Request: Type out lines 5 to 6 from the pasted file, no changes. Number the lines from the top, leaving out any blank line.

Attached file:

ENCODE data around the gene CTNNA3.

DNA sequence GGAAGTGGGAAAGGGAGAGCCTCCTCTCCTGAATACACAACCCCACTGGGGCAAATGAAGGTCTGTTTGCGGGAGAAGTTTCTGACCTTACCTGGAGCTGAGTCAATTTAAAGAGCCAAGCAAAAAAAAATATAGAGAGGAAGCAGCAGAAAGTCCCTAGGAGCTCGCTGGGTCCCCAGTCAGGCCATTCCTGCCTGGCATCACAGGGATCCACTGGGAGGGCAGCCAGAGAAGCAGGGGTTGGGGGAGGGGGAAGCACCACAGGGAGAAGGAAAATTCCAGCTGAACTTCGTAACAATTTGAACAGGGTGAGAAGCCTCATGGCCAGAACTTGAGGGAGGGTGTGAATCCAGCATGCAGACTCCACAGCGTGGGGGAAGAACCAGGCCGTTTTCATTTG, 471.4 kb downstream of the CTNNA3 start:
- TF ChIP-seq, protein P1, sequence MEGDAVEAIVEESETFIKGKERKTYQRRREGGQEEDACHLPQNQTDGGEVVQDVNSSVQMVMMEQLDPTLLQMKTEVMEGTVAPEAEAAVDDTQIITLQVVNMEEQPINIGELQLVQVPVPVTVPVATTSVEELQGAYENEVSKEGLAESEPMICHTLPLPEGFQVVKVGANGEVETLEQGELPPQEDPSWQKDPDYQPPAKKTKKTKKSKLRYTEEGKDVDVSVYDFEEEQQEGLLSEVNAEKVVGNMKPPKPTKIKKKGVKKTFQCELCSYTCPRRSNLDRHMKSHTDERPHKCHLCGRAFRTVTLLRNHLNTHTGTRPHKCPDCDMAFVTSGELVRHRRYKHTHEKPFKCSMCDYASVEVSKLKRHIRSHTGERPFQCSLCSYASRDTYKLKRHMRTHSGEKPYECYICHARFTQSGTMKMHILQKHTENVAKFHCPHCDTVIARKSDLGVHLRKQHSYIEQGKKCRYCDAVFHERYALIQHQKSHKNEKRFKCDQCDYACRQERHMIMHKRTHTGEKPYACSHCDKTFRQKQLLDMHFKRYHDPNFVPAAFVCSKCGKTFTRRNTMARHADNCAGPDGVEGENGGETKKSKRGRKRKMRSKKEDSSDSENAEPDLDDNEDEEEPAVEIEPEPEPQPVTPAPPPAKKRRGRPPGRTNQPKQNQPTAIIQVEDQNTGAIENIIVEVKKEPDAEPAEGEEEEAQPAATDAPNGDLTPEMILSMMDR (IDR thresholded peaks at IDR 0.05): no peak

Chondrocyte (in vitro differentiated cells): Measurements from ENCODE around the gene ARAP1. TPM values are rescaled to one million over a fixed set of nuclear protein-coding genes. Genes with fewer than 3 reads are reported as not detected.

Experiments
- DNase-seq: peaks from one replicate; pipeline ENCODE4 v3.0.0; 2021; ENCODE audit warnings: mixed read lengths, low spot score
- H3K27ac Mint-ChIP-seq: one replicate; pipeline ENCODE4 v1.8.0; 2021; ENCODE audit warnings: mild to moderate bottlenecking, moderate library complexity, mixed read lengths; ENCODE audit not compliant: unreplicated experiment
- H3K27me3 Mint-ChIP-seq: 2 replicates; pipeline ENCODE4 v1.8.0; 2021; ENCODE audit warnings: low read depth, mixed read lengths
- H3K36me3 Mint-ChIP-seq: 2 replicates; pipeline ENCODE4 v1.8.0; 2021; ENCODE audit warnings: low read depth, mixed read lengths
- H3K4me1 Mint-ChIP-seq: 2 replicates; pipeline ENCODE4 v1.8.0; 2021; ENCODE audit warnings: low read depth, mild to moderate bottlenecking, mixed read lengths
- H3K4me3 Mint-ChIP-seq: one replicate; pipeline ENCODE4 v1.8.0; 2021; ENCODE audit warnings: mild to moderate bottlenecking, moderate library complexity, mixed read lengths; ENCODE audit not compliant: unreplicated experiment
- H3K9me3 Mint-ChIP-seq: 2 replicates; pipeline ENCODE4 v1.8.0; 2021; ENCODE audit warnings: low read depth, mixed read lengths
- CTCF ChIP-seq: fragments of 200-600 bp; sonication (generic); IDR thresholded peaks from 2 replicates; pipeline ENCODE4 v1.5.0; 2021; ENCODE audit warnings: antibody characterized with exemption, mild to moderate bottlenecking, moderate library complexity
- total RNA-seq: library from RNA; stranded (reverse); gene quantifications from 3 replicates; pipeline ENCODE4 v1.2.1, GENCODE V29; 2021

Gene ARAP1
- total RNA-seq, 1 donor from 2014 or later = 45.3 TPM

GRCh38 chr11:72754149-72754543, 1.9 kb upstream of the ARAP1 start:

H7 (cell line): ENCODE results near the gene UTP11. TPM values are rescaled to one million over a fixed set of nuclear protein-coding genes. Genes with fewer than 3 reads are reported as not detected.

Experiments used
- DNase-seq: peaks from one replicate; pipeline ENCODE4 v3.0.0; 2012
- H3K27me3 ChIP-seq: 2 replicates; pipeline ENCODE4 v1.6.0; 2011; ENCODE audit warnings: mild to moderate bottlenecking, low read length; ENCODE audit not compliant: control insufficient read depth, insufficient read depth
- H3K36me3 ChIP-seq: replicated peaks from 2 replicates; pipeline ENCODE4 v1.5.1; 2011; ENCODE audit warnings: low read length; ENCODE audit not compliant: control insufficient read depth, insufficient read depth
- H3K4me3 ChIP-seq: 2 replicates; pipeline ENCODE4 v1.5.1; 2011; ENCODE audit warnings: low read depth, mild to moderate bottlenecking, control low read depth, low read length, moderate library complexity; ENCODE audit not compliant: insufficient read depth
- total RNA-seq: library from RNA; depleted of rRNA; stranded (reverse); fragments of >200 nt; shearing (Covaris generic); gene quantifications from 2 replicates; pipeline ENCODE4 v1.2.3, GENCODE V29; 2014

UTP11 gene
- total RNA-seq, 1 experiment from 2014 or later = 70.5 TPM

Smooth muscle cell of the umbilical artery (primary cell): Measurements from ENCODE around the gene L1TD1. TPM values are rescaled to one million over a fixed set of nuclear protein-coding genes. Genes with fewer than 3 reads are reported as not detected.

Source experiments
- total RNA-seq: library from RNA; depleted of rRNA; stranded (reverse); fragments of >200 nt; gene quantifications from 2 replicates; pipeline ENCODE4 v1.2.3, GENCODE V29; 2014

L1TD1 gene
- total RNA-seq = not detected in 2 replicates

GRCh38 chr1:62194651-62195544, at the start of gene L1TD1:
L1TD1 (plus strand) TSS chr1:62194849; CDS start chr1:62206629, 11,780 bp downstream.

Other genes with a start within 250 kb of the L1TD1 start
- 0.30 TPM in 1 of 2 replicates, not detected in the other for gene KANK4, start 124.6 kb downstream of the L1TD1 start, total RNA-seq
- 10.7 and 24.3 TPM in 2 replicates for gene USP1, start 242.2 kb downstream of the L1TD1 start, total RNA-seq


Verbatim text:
Experiments
- DNase-seq: peaks from one replicate; pipeline ENCODE4 v3.0.0; 2021; ENCODE audit warnings: mixed read lengths, low spot score